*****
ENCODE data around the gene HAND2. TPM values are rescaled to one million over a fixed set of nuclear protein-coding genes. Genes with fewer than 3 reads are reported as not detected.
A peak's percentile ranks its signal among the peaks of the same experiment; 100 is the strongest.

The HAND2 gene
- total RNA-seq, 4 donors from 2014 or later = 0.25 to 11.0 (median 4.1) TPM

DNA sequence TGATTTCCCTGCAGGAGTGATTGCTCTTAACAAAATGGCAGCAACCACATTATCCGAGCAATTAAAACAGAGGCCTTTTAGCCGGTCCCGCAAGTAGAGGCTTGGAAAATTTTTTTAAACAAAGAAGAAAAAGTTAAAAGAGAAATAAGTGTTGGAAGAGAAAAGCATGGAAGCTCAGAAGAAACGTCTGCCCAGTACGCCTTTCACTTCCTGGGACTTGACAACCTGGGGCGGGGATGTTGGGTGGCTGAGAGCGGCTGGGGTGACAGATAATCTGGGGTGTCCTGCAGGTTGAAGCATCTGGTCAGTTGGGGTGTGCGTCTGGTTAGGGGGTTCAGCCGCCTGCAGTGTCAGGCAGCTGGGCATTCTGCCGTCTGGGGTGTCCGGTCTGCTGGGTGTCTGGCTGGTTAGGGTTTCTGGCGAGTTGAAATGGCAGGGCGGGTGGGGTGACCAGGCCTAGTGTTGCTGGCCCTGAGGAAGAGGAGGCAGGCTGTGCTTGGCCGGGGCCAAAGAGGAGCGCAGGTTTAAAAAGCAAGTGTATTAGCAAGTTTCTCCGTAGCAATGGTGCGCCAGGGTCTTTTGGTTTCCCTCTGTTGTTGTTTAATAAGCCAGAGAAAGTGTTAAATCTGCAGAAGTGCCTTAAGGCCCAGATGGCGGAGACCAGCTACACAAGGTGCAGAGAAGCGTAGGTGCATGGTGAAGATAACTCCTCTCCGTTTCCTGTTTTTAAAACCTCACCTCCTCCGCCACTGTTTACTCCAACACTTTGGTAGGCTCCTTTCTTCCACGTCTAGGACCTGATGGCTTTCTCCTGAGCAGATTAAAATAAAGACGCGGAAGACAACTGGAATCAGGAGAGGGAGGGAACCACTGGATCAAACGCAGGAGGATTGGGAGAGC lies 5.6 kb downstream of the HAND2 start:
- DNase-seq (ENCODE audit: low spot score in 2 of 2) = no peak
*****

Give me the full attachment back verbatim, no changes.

ENCODE data around the gene HAND2. TPM values are rescaled to one million over a fixed set of nuclear protein-coding genes. Genes with fewer than 3 reads are reported as not detected.
A peak's percentile ranks its signal among the peaks of the same experiment; 100 is the strongest.

The HAND2 gene
- total RNA-seq, 4 donors from 2014 or later = 0.25 to 11.0 (median 4.1) TPM

DNA sequence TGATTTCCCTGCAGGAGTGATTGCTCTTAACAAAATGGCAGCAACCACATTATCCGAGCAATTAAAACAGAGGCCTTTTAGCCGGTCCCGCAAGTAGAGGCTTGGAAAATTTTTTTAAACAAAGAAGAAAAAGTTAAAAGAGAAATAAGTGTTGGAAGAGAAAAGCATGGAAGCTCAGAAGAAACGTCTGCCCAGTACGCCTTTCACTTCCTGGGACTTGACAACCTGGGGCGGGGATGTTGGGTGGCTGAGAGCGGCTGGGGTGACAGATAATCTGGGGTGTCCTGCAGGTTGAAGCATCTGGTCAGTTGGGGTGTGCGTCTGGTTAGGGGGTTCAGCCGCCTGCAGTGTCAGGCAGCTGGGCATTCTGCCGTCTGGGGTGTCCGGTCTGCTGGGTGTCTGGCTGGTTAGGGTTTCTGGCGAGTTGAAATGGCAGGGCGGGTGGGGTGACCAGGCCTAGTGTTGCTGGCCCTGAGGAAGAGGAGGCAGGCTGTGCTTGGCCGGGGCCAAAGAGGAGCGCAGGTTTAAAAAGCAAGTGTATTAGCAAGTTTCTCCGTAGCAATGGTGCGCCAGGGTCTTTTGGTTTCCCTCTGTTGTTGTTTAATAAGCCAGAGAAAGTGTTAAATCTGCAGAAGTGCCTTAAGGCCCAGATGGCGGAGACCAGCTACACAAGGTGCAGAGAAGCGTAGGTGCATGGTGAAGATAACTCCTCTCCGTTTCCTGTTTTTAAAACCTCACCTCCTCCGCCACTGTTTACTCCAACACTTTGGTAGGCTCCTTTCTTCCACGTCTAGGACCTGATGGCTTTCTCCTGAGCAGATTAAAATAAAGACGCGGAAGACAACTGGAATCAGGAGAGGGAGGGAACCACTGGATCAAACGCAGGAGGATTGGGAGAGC lies 5.6 kb downstream of the HAND2 start:
- DNase-seq (ENCODE audit: low spot score in 2 of 2) = no peak